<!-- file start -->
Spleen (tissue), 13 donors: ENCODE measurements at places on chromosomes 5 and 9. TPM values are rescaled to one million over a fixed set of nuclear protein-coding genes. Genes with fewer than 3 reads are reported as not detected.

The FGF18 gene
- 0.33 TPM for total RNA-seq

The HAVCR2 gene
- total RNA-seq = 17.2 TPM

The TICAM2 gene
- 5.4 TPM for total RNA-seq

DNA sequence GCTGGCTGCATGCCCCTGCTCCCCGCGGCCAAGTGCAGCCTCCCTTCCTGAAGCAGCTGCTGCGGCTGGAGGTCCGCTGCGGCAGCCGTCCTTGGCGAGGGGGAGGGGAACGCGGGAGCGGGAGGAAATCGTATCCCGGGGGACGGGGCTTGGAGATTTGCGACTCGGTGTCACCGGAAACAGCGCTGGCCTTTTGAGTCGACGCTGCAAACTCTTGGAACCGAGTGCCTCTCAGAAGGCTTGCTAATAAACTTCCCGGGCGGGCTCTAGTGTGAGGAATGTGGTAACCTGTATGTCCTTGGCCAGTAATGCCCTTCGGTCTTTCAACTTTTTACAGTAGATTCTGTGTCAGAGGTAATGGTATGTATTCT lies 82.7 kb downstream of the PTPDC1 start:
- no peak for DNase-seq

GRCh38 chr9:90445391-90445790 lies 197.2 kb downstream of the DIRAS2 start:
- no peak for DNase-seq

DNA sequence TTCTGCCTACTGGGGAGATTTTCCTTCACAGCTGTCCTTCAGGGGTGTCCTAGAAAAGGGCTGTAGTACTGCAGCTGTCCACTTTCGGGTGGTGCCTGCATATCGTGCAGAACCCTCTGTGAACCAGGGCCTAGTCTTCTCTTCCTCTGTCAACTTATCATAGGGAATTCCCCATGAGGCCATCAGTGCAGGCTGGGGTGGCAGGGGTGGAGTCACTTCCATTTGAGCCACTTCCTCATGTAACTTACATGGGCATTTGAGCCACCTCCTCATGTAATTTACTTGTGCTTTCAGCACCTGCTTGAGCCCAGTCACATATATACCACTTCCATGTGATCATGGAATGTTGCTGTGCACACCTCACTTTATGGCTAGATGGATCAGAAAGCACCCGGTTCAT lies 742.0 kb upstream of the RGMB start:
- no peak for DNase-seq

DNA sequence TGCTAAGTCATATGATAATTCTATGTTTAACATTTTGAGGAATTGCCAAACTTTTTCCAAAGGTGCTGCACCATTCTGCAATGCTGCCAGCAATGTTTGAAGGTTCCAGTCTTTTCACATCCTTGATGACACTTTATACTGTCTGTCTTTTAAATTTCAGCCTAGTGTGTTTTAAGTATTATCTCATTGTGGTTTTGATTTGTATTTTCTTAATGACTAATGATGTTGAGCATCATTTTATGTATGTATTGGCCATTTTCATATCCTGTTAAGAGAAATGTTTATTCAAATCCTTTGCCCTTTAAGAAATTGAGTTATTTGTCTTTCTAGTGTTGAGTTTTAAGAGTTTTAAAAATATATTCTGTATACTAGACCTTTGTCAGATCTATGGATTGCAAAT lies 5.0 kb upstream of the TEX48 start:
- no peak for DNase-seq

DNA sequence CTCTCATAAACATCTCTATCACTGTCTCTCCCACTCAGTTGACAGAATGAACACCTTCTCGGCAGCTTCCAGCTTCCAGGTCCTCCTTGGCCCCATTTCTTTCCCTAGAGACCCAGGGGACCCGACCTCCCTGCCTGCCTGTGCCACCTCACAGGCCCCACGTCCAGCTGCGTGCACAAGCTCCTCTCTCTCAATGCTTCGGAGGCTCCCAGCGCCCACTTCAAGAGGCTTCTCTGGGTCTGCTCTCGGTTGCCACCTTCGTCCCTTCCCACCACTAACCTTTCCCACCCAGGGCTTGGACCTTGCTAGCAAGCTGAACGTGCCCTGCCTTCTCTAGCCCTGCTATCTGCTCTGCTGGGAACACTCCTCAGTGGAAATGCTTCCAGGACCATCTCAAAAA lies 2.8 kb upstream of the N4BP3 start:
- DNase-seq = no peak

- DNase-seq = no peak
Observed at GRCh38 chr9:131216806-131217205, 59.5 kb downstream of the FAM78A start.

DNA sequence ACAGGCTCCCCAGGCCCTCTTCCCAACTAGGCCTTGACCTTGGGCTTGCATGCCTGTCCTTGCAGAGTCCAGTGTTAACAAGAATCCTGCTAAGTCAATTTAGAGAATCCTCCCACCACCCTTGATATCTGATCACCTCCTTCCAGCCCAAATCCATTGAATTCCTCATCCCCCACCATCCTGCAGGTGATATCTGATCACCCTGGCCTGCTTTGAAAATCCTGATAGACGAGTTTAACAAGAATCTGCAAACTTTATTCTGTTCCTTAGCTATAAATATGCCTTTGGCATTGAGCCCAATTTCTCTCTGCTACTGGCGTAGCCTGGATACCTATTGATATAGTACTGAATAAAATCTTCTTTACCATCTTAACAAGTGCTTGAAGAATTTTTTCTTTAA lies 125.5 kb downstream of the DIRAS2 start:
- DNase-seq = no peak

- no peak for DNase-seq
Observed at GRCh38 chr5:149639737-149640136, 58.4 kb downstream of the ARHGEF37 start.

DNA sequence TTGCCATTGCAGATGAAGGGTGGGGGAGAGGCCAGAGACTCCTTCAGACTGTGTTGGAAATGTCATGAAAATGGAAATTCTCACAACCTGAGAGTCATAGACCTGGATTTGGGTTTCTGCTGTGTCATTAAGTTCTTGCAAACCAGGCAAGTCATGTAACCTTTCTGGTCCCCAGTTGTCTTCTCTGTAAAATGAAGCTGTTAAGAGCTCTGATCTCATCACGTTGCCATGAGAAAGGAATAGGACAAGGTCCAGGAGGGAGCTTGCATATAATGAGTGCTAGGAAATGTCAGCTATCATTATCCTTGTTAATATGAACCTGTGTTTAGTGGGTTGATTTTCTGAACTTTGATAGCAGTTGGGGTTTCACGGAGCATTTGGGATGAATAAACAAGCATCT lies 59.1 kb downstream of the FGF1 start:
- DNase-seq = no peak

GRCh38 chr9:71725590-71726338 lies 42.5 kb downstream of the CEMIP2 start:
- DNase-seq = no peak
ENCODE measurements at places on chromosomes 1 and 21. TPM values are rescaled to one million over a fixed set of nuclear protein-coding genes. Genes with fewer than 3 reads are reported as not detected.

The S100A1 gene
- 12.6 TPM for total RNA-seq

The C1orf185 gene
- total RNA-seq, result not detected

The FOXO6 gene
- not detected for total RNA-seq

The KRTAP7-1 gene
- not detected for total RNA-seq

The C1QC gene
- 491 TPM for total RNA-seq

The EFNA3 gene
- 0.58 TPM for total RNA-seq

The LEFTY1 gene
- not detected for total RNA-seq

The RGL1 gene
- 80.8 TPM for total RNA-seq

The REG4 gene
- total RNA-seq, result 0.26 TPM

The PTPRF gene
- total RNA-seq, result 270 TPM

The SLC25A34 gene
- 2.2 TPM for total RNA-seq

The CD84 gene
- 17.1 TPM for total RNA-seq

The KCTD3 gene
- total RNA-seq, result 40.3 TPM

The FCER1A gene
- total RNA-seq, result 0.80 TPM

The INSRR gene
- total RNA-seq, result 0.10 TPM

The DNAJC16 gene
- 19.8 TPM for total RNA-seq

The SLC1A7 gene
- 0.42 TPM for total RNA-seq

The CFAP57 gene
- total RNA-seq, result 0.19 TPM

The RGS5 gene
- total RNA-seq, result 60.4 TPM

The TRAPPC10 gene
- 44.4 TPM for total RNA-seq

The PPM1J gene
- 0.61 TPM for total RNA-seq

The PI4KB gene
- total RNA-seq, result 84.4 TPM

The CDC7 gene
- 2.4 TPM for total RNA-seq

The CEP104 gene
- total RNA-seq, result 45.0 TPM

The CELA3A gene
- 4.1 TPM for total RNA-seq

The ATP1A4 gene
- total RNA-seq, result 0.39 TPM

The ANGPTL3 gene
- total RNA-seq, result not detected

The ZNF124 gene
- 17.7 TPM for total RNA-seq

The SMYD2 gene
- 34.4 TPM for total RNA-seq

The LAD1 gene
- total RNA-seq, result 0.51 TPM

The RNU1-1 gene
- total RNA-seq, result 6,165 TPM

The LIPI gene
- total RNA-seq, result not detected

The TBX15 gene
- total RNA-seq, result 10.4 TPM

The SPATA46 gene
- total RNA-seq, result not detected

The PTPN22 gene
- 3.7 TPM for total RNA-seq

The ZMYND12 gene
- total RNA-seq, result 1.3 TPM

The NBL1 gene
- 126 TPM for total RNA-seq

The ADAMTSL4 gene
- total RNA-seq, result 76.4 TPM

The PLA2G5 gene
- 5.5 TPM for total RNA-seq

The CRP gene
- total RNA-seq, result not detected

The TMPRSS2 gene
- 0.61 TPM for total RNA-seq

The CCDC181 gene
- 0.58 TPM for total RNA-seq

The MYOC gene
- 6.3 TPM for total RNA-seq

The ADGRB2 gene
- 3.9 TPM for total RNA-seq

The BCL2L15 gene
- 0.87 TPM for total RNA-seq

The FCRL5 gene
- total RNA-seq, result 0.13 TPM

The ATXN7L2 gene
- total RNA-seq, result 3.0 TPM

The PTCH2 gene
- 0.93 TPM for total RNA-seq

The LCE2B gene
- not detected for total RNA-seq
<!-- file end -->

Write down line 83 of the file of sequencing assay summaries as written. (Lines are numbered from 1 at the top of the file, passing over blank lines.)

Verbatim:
The ZNF124 gene